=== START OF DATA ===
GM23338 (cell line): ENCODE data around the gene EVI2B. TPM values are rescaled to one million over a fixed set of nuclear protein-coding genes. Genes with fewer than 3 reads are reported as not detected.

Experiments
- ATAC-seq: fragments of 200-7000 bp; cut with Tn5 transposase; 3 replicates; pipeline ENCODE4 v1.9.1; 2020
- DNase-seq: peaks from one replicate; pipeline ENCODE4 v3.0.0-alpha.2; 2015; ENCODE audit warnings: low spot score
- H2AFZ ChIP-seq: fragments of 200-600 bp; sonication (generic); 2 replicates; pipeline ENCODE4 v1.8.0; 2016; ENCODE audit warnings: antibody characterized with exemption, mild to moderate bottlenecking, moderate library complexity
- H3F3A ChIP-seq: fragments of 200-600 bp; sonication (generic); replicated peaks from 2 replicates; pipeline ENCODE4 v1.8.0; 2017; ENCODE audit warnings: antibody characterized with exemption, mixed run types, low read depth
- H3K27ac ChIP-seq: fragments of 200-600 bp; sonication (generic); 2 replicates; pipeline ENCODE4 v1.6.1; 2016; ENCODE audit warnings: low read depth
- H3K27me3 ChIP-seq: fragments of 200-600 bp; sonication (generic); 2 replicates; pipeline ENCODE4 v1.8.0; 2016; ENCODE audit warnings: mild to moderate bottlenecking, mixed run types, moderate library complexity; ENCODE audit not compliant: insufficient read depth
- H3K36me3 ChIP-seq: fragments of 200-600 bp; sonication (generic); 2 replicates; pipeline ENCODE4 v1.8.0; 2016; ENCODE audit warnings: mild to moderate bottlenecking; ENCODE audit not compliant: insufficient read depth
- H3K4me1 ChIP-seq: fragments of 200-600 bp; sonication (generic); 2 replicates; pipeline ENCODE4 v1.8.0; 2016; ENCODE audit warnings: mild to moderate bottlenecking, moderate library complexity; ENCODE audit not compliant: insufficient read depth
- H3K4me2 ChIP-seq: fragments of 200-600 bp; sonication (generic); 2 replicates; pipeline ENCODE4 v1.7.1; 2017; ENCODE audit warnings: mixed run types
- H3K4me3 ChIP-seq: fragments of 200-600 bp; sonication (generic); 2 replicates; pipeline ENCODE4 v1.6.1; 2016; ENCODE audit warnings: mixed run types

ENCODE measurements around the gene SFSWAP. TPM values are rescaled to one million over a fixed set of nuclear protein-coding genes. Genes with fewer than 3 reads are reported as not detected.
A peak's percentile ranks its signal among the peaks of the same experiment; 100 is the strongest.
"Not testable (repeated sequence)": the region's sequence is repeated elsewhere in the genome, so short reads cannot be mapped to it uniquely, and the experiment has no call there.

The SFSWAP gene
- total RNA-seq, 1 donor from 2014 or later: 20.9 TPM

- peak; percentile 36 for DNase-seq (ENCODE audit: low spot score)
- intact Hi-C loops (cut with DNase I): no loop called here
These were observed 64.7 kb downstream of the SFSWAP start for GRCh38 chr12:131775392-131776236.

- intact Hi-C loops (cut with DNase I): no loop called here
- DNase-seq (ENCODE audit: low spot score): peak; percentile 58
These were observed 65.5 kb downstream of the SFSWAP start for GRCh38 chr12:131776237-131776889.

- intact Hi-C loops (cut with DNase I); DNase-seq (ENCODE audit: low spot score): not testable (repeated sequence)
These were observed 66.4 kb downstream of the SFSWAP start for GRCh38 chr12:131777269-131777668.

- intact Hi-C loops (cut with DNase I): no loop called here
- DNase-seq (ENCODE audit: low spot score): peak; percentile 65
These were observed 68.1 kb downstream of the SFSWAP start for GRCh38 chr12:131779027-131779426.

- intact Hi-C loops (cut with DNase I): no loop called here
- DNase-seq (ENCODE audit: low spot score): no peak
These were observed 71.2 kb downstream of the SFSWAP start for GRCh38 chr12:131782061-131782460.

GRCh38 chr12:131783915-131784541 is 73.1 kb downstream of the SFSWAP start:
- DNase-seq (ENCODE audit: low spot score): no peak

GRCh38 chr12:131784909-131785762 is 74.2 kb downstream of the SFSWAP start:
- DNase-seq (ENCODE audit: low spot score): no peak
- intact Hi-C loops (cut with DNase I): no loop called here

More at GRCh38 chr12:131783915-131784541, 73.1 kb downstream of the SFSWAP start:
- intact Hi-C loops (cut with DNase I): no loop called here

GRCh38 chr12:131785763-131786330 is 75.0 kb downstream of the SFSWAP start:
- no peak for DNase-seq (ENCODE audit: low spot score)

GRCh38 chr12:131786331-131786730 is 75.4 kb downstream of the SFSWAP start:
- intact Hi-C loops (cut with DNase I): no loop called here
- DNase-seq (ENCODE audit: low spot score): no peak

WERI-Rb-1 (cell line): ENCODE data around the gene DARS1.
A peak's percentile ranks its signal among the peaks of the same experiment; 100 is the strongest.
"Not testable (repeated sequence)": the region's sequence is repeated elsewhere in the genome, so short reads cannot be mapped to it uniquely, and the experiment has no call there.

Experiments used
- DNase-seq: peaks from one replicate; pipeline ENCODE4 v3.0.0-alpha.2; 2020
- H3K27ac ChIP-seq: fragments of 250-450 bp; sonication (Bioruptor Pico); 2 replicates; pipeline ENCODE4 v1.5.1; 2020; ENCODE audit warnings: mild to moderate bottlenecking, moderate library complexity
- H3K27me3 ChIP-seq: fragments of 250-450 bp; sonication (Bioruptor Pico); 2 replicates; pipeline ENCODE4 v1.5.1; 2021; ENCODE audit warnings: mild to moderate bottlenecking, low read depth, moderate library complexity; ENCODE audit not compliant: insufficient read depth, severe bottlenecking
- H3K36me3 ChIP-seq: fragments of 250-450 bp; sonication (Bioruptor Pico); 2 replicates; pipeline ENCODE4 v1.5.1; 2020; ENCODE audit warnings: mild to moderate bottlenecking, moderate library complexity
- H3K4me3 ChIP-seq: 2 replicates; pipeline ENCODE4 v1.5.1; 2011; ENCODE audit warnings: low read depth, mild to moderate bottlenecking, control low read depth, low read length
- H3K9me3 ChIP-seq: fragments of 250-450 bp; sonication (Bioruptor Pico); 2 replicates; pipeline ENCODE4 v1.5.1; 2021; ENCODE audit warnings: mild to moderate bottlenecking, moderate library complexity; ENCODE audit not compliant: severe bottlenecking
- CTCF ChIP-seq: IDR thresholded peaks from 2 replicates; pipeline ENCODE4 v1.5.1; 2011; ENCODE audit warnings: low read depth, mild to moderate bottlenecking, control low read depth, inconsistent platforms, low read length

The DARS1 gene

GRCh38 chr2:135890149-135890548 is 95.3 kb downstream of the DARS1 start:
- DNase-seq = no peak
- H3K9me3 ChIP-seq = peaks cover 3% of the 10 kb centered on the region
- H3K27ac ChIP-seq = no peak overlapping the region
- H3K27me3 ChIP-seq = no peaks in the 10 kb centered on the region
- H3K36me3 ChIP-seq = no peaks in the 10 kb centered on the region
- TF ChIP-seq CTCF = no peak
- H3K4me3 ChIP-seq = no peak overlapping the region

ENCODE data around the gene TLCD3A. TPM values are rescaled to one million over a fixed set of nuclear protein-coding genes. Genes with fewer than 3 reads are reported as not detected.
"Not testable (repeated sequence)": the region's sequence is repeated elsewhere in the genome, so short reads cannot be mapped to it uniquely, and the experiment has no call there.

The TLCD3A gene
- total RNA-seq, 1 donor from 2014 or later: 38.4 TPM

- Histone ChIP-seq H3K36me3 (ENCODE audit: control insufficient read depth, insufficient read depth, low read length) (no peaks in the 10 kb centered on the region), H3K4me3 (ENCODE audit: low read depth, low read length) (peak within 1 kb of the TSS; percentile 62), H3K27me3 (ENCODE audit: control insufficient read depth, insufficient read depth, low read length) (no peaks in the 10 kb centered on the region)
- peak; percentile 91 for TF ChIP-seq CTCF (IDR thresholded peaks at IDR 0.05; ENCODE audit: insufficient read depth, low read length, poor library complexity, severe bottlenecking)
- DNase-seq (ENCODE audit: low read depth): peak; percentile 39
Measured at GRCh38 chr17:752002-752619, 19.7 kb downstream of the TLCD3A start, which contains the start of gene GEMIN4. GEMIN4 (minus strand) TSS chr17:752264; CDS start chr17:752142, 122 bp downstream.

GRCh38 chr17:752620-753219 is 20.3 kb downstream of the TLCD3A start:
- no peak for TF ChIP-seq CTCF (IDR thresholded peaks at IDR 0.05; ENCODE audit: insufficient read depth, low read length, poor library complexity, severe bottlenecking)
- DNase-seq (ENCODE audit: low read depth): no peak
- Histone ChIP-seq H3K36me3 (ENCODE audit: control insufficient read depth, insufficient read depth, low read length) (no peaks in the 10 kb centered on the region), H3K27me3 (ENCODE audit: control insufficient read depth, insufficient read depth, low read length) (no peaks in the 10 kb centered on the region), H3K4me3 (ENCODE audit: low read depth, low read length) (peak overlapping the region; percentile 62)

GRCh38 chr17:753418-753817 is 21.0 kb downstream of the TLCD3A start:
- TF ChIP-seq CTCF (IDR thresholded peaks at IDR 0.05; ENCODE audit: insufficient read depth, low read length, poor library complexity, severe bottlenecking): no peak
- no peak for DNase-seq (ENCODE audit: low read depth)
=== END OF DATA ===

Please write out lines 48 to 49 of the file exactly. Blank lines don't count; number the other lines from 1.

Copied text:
- DNase-seq: peaks from one replicate; pipeline ENCODE4 v3.0.0-alpha.2; 2020
- H3K27ac ChIP-seq: fragments of 250-450 bp; sonication (Bioruptor Pico); 2 replicates; pipeline ENCODE4 v1.5.1; 2020; ENCODE audit warnings: mild to moderate bottlenecking, moderate library complexity